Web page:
Minnesota Gov. Tim Walz issued an executive order on March 17 temporarily suspending collective bargaining restrictions on the state workforce, raising some concern among government unions.
According to Walz’s executive order, all provisions in collective bargaining agreements related to work schedules, locations, vacation approval, seniority requirements and work reassignments in order to “ensure state agencies are able to timely and effectively mobilize their workforce to address the peacetime emergency.”
Washington D.C. Mayor Muriel Bowser also issued a similar emergency declaration that administrators can “deploy personnel in a manner that may contravene provisions of existing collective bargaining agreements.”
According to report from the American Federation of Teachers, “It is not clear what authority Minnesota and D.C. are relying on in taking action to suspend contract provisions, but it is easy to imagine an unfriendly governor exploiting a declared emergency to undermine a state’s collective bargaining law entirely.”
“In states where work rules and conditions of employment are enacted through state legislative or regulatory action, including states where legislatures are required to approve collective bargaining agreements, we can expect governors to assert power to make changes to work rules and collective bargaining agreements,” AFT wrote.
According to the AFT report, the State Employee Bargaining Agent Coalition “has submitted a set of demands regarding essential employees in response to the administration’s actions under the state emergency.”
SEBAC has submitted a set of demands regarding essential employees in response to the administration’s actions under the state of emergency.From AFT report “Emergency Declarations, Executive Orders and the Implications for Collective Bargaining.”
The SEBAC document says they have asked for “a daily point of contact between a designated union leader for each bargaining unit, and a designated management representative so there will be continuous sharing of information.”
The document lists “three major flaws” in the Lamont administration’s decision on which workers still need to report to work at state locations, including those workers who are “at particular risk due to age or medical condition.”
“We think this is very wrong, and they should be told they may remain home and telework,” SEBAC document says.
Additionally, it says employees who have had contact with quarantined individuals are being told to report to work and that there is no clear indication from the administration as to whether those who have been exposed to the virus should self-quarantine.
The document also says the union coalition is seeking legislative and administrative action to expand sick pay and leave requirements of all Connecticut workers, extend the length of unemployment benefits, “adopt Airborne Pathogen workplace standards under Connecticut Occupational Health and Safety Laws” for all public employers and provide guidance for private employers.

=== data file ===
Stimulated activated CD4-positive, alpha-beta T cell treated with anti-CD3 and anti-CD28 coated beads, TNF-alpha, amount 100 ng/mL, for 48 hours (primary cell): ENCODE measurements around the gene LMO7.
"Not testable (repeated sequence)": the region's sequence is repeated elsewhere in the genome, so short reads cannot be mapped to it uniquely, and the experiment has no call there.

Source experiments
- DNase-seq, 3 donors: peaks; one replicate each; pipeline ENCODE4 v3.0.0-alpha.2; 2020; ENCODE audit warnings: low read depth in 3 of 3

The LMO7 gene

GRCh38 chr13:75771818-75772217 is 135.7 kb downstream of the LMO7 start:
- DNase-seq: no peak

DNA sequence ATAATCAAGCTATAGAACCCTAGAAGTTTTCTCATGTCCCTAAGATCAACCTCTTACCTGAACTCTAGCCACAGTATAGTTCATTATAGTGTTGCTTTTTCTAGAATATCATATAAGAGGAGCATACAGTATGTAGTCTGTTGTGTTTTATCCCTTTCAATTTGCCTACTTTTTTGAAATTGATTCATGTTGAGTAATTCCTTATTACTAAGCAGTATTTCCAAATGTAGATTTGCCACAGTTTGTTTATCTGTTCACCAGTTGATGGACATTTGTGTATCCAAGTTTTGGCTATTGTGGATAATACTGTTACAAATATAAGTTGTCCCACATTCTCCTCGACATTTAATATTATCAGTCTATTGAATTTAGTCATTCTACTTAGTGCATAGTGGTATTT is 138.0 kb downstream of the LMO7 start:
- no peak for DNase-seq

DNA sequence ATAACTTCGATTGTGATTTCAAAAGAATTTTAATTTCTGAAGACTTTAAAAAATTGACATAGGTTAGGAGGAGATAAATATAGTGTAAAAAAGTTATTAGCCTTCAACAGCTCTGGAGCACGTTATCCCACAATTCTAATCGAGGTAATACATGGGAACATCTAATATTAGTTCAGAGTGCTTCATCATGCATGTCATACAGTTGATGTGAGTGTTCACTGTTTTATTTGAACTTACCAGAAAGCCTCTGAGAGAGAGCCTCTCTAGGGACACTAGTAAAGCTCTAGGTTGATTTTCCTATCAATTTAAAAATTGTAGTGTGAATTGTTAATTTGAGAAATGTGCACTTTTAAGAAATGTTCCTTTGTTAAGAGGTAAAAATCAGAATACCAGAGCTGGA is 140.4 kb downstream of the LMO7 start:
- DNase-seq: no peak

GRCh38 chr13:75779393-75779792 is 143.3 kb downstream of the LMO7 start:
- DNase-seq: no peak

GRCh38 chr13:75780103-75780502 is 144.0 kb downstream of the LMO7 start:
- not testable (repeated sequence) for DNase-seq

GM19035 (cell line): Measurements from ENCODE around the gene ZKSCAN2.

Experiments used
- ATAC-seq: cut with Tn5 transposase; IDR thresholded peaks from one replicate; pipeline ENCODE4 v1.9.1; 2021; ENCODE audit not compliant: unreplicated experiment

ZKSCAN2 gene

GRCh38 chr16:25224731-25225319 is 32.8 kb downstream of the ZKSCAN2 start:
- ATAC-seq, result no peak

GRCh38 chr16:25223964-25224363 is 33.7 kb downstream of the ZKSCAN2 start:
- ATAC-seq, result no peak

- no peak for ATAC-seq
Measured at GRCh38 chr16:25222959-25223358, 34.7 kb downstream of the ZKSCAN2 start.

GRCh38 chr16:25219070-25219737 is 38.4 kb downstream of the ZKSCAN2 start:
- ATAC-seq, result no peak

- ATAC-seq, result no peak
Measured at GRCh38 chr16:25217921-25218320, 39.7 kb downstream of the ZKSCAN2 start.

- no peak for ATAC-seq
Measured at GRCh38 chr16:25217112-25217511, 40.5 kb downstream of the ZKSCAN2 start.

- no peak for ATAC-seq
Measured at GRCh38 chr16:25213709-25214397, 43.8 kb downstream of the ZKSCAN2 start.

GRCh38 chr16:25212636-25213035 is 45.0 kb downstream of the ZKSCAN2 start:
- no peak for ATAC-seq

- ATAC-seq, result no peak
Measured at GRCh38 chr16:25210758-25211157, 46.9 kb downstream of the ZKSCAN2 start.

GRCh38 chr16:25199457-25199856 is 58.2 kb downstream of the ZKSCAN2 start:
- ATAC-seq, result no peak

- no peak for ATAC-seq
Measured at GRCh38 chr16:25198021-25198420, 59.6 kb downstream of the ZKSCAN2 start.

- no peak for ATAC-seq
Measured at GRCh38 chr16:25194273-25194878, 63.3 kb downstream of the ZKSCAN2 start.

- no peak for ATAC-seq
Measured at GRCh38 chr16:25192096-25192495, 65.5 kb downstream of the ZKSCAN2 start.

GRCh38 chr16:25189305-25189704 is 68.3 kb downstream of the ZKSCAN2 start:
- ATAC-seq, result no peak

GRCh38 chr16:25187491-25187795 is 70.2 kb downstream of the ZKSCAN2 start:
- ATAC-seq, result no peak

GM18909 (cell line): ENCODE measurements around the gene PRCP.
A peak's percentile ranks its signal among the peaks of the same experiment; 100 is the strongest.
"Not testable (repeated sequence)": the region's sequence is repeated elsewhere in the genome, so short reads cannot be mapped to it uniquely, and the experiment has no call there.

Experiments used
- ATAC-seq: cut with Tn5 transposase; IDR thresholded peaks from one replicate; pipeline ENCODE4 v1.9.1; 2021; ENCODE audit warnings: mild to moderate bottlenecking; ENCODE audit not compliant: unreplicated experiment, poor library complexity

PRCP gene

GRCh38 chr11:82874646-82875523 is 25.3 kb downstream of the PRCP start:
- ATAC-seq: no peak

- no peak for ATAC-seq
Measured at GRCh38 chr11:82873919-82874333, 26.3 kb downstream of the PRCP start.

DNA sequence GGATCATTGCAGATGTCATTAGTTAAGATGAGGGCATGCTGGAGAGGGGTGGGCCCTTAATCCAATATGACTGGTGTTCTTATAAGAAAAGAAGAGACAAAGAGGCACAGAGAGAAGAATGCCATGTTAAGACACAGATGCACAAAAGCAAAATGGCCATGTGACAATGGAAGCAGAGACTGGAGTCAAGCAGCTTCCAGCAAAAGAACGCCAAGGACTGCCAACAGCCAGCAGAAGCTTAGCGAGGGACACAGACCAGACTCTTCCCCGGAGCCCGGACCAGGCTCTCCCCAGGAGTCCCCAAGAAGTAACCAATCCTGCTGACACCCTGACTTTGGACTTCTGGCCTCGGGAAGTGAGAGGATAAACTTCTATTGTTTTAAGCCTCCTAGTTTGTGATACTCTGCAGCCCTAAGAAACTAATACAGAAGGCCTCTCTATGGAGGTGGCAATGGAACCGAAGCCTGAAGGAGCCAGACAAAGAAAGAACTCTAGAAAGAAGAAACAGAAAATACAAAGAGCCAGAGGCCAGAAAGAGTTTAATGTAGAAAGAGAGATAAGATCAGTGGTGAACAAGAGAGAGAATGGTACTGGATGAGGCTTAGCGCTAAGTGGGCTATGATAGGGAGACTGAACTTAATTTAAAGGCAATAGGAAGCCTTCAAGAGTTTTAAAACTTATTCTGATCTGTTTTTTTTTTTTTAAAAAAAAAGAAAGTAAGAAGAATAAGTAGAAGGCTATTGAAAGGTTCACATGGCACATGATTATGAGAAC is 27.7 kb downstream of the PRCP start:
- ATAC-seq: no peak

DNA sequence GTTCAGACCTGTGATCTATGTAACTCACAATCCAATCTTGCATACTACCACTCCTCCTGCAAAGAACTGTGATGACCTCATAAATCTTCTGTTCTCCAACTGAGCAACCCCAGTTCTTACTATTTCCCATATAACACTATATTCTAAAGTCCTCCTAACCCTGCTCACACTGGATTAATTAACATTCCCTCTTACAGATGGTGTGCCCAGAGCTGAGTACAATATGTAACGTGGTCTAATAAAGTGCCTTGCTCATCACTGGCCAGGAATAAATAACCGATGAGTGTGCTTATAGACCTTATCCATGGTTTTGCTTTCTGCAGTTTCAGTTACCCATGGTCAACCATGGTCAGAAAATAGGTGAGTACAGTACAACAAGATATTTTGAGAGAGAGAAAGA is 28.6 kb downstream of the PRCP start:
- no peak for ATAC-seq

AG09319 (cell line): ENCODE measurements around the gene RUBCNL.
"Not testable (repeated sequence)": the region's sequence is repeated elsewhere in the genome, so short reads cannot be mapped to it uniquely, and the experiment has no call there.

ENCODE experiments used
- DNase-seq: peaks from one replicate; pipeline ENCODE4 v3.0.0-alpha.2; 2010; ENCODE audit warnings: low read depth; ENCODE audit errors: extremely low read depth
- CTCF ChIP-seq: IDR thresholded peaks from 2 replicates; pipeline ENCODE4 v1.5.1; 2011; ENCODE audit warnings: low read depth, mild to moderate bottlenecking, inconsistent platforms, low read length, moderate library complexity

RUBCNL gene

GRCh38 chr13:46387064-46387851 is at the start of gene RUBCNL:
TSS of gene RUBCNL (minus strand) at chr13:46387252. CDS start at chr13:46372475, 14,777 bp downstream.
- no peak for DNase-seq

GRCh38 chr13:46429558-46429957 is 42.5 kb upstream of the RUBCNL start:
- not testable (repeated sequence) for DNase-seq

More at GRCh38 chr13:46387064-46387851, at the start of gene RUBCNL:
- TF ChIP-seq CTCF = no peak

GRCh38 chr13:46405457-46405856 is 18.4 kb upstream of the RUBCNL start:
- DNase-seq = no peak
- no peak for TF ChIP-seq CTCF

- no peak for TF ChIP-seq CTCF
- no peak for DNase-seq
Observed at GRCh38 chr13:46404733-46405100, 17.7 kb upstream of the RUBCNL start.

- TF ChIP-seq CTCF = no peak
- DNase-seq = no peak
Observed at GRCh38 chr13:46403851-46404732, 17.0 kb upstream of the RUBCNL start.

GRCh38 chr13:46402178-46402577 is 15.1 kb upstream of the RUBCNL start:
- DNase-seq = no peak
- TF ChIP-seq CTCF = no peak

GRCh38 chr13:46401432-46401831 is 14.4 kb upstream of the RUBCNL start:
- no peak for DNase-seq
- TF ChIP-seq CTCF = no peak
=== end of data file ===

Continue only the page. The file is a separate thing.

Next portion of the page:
Union leaders are also signing on to a document from the Connecticut Workers Crisis Response that calls for numerous provisions, including regular testing and childcare for essential workers, elimination of medical billing and rent payments, emergency taxes on the wealthy at both the state and federal level and “no suspension of collective bargaining agreements.”
A number of Connecticut labor leaders have signed on to the document, including the presidents of Unite Here at Eastern Connecticut State University and UConn, as well as leaders of UConn’s graduate student and post-doctoral union.
“With this document we are seeking to work in collaboration with the Connecticut labor and social justice movements, the unemployed, underemployed, and non-union to fight for a future where workers are not economically and medically devastated,” CWCR wrote.
It is not clear what authority Minnesota and D.C. are relying on in taking action to suspend contract provisions, but it is easy to imagine an unfriendly governor exploiting a declared emergency to undermine a state’s collective bargaining law entirely.From AFT report “Emergency Declarations, Executive Orders and the Implications for Collective Bargaining.”
Connecticut’s collective bargaining contracts are negotiated by the governor’s office and are approved legislatively. The majority of Connecticut’s current labor contracts were approved under the 2017 SEBAC agreement negotiated by Gov. Dannel Malloy and passed, barely, by the legislature.
With the onset of the COVID-19 pandemic, Gov. Ned Lamont has issued numerous executive orders effectively closing down a number of businesses, extending tax deadlines, suspending regulatory requirements and ordering that non-essential state employees work from home, if possible.
Thus far, Lamont has not issued anything related to collective bargaining and appears to be working collaboratively with the state’s labor union leaders.
Lamont does have the ability to issue an emergency executive order suspending collective bargaining provisions. Such an order would last only six months or until the public health crisis is over.
**Meghan Portfolio contributed to this article**